Once they confirm your diagnosis they then need to work out a treatment plan. They may refer you to a specialist cancer centre. They may need time to research and speak with other professionals who have treated people with this type of rare cancer.

Questions to ask your doctor about getting diagnosed with a rare cancer

You are likely to have a lot of questions to ask your doctor. It might help to write them down so you don't forget. It’s also a good idea to take someone with you like your partner, family member or a close friend. They will help provide you with support and help remember what the doctor has said.

Your doctor might not be able to answer all your questions straight away. They may need the results of some tests first or want to ask other professionals for advice.

Here is a list of things you could ask:

Before you have a diagnosis:

  • When will you know if I definitely have cancer?
  • Which tests do I need?
  • How long will it take before I get the results?
  • How will I be told the results?
  • Do you have someone I can contact while I am waiting for the results to come back?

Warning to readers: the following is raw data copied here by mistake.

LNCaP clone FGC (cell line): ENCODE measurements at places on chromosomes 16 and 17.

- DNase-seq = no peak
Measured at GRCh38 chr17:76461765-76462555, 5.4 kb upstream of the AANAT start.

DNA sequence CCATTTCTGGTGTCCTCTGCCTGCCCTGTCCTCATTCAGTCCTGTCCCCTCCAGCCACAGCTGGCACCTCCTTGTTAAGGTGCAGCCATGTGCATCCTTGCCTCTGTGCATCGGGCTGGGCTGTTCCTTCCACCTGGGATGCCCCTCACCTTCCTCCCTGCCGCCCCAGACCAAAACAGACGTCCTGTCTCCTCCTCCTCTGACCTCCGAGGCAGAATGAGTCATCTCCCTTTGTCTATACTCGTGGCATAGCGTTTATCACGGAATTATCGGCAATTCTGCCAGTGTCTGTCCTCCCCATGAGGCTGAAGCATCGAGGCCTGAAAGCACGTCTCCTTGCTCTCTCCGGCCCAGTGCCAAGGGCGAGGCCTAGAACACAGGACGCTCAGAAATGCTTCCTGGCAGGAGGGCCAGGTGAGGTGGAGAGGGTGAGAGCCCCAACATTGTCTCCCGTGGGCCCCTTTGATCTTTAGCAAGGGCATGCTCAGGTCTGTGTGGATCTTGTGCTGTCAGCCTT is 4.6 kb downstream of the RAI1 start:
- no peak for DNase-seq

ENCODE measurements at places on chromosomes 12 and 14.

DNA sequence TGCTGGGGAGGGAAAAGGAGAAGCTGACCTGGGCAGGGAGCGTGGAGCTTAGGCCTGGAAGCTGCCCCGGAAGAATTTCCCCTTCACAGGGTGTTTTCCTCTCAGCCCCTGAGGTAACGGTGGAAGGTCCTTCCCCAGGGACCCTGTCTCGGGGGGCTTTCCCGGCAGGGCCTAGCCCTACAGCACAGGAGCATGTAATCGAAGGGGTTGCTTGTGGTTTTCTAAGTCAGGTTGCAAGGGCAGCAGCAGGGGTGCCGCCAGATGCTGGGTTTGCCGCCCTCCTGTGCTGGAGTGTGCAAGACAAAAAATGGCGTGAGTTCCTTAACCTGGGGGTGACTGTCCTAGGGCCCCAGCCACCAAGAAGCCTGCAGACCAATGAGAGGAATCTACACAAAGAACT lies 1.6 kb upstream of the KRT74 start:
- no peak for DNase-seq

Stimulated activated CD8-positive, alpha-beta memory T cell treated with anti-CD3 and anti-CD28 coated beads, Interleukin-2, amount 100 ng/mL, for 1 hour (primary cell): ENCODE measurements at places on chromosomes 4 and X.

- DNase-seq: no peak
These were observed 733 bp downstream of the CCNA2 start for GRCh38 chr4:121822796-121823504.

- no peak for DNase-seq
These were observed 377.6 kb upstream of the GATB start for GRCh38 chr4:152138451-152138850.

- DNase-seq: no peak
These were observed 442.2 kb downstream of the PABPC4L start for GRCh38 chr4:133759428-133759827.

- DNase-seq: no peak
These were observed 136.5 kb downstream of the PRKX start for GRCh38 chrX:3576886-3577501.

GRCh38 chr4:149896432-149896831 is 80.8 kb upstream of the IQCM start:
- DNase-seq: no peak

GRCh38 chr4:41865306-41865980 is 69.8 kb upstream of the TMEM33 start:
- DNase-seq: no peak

• What emotional support can I get?

After you have a diagnosis:

  • What type of cancer do I have?
  • Where is the cancer?
  • Are there signs the cancer has spread?
  • What happens if the results show the cancer has spread? Do I need other tests?
  • What chance do I have of surviving this cancer?
  • How rare is this cancer?
  • If I have a rare type of cancer, will the treatment be different from the commonest type of that cancer?
  • When will I start treatment?
  • What are the expected side effects of this treatment?
  • What if I don’t have treatment?
  • How will we know the treatment is working?
  • How long is the treatment?
  • Where do I go for treatment?
  • When am I likely to see you again?
  • Should I get a second opinion? How do I get the second opinion?
  • What am I likely to feel like during treatment? Will I be able to work or look after my children?
  • What help is available to me financially?
  • Are there support groups, or anyone else I can talk to about this type of cancer?

Getting a second opinion

You might feel that you would like to get an opinion from a second doctor before deciding about your treatment. If so, ask your specialist to refer you to a doctor specialising in this cancer.

It’s better to arrange a second opinion through your specialist because they can send all your notes and test results with you.

Ask your doctor how they came to this diagnosis. With rare cancer they will have discussed your case with other health professionals to work out the best treatment plan for you. This may mean you have probably had a second and third opinion without even knowing.